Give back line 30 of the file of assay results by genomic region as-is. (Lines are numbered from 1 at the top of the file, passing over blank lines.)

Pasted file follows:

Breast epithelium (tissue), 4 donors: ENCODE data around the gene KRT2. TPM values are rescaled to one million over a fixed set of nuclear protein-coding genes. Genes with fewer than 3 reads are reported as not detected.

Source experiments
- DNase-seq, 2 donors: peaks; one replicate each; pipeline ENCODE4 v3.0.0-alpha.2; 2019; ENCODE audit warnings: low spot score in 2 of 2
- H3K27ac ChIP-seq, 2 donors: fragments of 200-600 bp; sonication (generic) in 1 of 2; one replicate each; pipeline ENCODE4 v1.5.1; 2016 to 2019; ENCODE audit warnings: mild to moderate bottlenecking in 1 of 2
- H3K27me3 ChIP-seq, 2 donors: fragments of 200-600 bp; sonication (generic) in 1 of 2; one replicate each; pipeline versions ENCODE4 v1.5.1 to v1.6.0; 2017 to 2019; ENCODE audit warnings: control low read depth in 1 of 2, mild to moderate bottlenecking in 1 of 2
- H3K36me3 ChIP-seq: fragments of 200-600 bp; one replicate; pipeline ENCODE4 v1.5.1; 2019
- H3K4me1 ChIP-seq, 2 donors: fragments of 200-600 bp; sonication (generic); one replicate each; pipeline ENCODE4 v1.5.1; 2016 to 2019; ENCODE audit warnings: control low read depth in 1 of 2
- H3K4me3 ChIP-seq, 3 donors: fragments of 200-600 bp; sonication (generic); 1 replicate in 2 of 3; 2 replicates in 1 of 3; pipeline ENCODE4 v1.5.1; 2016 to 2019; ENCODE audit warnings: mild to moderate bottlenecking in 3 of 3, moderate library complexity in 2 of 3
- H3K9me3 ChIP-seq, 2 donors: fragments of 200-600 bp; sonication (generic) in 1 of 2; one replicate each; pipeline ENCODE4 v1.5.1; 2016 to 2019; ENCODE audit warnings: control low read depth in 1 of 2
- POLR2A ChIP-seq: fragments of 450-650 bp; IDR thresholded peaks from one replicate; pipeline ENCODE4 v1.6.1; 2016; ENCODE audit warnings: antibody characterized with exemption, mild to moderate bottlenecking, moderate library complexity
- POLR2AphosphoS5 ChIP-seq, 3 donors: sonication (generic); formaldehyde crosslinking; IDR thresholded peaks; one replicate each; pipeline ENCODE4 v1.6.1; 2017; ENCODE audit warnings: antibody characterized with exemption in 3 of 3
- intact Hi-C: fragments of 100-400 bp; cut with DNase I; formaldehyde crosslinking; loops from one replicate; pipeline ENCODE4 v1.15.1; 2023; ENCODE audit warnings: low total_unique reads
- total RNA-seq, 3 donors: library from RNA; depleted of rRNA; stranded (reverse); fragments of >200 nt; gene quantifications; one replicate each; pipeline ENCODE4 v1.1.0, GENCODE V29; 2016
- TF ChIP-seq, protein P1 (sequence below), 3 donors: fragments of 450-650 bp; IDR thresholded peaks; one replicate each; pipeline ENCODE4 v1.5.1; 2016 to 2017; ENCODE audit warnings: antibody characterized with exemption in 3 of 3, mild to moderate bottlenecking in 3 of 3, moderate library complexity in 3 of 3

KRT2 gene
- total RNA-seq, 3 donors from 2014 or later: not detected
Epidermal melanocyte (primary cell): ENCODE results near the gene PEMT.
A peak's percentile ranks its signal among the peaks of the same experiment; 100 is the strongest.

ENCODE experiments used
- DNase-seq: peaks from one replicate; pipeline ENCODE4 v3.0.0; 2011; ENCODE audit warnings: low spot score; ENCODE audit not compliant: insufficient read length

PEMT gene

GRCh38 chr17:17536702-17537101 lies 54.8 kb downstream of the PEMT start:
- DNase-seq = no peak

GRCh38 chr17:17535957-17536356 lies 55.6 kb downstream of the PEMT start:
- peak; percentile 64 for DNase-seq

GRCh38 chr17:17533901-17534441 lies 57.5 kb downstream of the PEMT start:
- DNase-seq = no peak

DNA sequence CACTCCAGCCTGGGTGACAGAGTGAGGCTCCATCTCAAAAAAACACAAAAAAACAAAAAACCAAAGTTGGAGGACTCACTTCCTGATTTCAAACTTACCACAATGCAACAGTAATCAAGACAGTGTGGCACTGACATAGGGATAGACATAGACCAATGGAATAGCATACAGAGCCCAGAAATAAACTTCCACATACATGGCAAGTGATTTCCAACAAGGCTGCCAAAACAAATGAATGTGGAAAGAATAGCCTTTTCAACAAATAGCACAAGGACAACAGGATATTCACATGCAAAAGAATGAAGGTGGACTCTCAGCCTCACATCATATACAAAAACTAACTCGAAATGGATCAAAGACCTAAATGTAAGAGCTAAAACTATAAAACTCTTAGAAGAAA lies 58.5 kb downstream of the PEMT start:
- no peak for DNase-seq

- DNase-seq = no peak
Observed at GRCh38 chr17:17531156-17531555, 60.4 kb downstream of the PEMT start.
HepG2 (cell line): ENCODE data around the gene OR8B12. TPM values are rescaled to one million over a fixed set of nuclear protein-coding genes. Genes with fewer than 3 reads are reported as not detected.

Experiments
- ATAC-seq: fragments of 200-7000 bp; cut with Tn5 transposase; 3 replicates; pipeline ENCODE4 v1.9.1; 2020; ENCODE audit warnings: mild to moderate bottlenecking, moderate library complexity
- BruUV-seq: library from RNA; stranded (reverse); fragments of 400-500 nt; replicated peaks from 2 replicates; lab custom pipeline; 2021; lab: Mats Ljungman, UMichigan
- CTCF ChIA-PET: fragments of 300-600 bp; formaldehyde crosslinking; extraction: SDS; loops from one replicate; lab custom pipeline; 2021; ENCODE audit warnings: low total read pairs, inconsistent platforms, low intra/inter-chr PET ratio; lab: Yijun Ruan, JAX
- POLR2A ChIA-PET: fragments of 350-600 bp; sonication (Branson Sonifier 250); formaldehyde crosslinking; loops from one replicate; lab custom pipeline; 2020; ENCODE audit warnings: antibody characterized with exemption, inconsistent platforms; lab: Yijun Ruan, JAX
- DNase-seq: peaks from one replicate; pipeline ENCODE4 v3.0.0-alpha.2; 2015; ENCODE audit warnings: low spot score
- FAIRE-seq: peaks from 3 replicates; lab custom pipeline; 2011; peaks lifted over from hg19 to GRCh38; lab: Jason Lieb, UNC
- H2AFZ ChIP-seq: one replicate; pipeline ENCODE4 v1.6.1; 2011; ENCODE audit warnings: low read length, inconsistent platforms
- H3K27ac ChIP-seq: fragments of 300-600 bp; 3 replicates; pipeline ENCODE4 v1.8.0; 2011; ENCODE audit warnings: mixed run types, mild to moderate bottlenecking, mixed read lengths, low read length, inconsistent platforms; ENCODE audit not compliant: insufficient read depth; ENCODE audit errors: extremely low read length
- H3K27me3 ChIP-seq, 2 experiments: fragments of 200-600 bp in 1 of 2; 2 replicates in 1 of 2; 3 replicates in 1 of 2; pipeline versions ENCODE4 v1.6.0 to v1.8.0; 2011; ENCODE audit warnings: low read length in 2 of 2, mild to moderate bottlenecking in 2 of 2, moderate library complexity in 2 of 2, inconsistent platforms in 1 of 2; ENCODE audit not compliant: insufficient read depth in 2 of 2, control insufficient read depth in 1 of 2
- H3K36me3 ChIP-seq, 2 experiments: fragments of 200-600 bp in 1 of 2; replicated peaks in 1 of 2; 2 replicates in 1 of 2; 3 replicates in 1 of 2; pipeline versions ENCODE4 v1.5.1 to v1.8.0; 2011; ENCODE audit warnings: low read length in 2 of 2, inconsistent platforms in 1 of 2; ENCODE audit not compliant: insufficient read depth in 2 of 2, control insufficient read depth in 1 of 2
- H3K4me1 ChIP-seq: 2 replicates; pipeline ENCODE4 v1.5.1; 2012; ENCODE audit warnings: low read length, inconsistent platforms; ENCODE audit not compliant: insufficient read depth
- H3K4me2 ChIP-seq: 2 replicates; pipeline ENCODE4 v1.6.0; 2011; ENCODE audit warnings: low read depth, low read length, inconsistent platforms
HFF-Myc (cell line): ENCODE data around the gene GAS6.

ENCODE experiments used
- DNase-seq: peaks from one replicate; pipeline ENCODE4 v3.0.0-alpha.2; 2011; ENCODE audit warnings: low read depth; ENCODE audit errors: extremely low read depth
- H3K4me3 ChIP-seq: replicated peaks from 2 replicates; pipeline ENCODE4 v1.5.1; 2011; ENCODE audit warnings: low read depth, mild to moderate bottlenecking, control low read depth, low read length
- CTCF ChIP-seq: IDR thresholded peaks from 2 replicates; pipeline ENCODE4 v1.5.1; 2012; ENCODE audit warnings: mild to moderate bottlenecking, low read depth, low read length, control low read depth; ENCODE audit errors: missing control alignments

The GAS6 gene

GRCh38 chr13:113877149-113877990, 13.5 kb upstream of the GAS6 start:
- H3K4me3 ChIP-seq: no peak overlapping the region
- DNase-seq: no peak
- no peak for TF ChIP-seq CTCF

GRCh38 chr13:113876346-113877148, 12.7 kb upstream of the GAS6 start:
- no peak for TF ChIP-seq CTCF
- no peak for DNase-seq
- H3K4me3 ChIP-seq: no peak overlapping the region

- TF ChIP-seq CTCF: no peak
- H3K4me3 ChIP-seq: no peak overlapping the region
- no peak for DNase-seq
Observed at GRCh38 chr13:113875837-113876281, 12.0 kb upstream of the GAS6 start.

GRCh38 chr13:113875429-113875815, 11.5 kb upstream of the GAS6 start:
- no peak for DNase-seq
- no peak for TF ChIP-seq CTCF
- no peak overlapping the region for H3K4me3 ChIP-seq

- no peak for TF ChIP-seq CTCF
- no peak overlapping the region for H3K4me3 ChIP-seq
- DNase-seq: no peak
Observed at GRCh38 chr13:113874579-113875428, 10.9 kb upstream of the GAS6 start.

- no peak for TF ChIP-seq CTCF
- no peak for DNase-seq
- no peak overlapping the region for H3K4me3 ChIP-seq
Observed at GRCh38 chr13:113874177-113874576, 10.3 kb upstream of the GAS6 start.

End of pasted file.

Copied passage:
- DNase-seq = no peak